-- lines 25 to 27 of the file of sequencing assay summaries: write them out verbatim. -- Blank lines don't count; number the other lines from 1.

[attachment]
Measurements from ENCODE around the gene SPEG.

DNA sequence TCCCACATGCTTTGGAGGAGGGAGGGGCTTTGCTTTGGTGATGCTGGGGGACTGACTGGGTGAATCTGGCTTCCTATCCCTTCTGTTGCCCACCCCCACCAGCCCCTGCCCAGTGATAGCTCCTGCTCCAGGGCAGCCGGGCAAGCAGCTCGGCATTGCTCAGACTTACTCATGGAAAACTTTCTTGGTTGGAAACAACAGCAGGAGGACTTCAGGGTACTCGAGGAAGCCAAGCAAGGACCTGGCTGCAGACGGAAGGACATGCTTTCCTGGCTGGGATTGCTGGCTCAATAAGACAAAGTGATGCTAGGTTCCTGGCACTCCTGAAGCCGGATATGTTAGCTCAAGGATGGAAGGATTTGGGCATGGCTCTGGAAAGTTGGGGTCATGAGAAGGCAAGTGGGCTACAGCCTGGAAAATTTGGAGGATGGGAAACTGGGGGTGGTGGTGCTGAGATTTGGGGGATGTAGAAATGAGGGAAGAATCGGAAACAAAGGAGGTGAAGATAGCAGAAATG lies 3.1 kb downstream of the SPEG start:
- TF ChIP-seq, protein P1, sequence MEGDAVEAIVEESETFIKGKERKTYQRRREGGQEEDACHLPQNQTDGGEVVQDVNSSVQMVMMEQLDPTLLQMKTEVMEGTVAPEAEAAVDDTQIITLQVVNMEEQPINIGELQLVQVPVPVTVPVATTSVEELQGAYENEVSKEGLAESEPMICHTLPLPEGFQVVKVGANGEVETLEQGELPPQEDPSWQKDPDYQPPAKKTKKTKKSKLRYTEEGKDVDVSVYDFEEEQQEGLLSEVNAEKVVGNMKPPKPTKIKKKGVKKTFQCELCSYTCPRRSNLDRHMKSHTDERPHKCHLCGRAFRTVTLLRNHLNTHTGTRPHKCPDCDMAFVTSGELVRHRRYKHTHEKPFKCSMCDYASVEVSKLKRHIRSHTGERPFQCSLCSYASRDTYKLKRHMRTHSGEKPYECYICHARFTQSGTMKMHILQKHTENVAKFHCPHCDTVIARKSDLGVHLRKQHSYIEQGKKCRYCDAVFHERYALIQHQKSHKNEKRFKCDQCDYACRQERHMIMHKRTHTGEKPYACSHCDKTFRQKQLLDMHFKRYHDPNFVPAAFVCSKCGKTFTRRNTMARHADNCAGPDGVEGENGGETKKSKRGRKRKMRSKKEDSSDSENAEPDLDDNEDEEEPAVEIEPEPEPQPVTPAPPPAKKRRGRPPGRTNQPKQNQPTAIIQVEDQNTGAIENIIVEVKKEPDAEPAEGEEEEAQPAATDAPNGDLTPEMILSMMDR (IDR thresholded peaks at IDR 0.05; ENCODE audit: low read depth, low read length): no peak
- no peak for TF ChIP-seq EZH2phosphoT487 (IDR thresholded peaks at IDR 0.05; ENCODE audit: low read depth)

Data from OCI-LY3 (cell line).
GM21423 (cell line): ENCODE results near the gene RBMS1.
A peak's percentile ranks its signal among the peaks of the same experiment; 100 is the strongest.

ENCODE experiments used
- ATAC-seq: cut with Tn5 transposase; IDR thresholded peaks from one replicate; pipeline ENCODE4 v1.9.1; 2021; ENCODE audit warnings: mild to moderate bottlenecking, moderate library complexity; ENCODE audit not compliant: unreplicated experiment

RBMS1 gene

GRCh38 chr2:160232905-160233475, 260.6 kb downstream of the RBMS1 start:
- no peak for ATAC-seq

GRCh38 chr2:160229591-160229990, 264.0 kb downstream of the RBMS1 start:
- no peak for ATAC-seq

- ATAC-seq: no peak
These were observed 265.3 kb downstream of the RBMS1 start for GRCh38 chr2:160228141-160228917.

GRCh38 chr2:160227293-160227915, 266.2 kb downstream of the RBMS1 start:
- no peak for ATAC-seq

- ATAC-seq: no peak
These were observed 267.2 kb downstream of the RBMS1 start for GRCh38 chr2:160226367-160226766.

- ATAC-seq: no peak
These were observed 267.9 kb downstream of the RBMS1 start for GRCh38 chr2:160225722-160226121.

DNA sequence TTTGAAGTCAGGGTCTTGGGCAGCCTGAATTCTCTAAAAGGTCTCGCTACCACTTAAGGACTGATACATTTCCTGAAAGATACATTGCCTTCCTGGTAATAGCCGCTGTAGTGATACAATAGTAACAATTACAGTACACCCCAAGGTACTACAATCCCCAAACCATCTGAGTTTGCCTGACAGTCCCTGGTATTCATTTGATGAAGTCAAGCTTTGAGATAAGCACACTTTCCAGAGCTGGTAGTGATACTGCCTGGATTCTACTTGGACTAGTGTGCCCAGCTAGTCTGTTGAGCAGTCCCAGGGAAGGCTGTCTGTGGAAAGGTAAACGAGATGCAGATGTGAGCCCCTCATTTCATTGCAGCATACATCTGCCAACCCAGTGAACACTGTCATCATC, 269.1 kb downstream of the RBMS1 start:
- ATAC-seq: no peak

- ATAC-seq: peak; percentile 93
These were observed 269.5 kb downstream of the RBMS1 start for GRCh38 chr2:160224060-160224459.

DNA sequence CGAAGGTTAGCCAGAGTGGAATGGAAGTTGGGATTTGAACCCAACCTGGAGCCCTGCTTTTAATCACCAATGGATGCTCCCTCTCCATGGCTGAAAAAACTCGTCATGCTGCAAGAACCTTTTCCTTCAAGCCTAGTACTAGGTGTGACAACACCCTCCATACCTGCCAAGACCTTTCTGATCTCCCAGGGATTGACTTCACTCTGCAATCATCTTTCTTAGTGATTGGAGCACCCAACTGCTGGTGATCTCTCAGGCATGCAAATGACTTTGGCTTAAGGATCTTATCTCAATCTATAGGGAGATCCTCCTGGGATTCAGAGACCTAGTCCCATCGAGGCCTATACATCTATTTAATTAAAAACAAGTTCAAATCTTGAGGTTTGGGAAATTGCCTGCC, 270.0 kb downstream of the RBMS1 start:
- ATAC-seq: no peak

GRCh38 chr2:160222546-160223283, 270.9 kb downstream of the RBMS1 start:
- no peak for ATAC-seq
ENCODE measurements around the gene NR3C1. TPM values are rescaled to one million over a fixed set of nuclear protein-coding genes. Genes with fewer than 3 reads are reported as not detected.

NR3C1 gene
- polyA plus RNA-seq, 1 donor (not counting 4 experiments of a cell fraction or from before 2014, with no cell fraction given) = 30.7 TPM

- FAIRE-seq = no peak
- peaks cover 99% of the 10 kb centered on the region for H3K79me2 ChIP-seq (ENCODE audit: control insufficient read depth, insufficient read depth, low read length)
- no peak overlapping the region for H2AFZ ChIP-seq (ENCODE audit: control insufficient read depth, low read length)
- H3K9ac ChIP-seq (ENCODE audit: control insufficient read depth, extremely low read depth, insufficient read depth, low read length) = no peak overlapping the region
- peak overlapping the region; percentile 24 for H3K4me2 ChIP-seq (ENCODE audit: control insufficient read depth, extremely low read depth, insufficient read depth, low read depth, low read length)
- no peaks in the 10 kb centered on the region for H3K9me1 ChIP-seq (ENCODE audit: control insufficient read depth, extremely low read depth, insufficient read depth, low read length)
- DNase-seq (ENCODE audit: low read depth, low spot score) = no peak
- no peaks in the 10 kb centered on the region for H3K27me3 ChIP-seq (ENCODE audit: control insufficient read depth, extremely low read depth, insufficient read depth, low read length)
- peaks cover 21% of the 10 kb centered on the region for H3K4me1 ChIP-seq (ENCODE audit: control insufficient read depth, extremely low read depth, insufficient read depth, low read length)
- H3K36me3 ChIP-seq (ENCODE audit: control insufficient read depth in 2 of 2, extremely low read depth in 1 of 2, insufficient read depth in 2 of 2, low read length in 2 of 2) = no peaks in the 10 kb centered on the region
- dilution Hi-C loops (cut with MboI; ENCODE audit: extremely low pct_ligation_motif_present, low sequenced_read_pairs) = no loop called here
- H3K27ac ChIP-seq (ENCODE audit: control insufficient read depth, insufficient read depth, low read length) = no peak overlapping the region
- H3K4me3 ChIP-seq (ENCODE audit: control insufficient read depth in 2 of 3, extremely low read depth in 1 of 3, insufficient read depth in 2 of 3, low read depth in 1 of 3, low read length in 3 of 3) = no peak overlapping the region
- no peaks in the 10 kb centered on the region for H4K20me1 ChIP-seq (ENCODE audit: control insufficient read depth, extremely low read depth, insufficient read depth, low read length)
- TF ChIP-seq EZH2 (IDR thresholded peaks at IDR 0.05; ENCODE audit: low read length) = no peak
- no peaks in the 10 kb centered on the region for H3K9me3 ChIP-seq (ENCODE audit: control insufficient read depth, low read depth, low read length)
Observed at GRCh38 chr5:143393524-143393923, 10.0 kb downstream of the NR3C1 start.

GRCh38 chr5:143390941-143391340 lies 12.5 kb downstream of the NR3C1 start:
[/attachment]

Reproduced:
- ATAC-seq: peak; percentile 93
These were observed 269.5 kb downstream of the RBMS1 start for GRCh38 chr2:160224060-160224459.

DNA sequence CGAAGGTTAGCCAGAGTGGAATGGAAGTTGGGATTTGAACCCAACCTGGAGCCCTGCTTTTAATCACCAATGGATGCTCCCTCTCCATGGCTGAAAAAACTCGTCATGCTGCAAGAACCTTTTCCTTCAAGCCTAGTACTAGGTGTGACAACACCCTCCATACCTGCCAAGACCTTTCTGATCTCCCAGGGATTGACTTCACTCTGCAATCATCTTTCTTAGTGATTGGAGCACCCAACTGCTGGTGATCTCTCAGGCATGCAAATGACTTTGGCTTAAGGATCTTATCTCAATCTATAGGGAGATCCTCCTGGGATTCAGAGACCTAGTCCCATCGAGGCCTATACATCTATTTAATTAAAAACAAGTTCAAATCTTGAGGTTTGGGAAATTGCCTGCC, 270.0 kb downstream of the RBMS1 start: